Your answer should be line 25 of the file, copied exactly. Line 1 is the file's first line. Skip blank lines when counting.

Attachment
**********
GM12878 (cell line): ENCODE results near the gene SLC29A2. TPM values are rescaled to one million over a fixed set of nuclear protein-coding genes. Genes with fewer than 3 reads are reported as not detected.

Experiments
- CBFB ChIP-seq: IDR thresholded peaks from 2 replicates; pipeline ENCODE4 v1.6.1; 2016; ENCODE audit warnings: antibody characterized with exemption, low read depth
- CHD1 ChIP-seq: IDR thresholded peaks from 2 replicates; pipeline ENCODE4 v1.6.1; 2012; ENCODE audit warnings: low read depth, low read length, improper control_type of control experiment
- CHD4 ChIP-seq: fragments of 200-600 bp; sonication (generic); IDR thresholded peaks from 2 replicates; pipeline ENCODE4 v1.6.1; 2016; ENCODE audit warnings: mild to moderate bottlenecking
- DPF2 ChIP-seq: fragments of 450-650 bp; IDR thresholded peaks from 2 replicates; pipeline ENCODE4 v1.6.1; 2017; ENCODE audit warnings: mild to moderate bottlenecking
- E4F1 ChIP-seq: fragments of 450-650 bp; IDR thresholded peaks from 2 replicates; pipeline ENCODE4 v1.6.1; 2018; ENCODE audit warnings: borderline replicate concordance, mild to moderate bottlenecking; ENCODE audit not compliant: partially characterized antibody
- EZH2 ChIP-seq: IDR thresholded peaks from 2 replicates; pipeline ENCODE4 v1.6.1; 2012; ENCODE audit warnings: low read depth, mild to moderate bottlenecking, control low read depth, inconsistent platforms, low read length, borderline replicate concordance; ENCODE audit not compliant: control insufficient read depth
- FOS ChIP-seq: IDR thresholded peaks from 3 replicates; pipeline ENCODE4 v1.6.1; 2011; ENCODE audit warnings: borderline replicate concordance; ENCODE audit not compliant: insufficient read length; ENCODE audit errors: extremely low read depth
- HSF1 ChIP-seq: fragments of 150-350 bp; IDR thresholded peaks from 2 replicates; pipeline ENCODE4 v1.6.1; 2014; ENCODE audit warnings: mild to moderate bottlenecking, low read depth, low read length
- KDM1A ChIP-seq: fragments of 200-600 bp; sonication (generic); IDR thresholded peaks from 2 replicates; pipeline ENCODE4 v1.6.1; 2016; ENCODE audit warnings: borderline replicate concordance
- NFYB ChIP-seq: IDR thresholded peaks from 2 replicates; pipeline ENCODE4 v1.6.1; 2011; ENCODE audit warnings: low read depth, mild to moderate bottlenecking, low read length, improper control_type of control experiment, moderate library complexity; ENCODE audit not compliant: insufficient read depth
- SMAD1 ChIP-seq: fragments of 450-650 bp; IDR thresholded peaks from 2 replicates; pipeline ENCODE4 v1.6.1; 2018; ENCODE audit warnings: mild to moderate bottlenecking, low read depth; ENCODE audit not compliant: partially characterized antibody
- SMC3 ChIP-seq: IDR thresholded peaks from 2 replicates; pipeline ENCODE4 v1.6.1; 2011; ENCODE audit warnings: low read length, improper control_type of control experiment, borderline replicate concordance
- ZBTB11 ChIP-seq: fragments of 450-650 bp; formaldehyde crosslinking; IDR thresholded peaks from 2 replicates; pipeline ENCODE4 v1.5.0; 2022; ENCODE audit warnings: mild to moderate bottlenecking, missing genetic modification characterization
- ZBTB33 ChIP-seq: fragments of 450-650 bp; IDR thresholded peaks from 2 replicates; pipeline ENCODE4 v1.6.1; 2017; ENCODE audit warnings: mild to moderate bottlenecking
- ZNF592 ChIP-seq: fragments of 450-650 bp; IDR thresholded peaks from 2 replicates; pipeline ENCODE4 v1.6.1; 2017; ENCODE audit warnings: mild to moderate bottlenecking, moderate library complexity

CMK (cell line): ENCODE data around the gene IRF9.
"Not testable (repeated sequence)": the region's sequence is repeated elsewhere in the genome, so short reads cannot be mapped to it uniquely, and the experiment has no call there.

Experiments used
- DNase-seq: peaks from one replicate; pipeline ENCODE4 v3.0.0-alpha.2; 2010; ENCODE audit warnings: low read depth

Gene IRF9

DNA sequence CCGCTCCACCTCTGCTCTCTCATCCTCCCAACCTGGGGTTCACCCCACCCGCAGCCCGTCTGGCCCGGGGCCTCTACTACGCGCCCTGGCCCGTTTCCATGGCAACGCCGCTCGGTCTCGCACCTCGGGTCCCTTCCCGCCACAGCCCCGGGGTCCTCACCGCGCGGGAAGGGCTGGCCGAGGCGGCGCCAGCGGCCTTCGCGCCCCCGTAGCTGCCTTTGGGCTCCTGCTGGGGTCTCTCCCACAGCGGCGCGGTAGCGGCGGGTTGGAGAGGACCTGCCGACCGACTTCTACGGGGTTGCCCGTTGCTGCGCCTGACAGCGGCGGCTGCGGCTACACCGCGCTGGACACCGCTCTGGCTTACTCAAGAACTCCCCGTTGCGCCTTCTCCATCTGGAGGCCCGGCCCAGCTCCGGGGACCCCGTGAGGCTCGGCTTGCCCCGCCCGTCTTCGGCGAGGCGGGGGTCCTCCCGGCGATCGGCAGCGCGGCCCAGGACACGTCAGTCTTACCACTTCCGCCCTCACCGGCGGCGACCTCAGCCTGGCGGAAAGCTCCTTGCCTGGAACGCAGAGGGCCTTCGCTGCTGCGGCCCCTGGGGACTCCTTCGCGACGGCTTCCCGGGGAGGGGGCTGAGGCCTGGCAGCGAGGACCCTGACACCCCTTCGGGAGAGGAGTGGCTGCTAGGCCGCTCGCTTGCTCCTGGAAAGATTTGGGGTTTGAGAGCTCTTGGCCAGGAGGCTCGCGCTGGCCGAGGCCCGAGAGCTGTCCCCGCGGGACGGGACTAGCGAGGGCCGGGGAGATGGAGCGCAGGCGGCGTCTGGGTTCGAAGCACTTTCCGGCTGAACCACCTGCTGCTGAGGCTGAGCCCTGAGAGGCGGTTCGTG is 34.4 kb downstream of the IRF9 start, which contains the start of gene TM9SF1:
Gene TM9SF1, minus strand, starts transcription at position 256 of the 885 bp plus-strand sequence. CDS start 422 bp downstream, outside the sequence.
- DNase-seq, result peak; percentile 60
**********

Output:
- DNase-seq, result peak; percentile 60